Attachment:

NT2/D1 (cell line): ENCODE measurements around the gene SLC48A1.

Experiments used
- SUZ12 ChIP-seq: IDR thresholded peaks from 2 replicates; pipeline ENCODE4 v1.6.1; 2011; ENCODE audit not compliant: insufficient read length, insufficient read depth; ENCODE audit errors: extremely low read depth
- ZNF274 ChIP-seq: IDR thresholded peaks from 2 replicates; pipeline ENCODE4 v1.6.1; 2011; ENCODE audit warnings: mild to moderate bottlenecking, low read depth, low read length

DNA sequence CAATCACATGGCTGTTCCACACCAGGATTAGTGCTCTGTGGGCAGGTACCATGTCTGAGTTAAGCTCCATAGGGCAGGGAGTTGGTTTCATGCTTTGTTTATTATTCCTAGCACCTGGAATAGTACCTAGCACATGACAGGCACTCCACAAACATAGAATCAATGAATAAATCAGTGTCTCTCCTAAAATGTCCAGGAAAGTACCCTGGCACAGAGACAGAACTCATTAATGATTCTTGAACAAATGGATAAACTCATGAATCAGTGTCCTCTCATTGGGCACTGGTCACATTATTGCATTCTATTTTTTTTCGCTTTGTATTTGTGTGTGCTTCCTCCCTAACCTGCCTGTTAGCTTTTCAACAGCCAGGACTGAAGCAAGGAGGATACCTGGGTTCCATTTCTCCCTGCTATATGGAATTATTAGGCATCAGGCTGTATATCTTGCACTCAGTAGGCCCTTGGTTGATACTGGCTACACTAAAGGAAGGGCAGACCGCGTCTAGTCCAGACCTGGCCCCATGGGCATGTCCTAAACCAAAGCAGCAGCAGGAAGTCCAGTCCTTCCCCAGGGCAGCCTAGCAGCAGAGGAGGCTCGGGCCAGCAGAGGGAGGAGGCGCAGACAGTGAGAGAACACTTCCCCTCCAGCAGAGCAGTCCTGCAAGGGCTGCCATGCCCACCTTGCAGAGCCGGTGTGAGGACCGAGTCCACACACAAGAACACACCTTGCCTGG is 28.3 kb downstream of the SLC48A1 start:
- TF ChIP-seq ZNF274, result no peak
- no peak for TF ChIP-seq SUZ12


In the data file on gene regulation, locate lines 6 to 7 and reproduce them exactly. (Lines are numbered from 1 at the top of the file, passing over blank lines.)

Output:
- TF ChIP-seq ZNF274, result no peak
- no peak for TF ChIP-seq SUZ12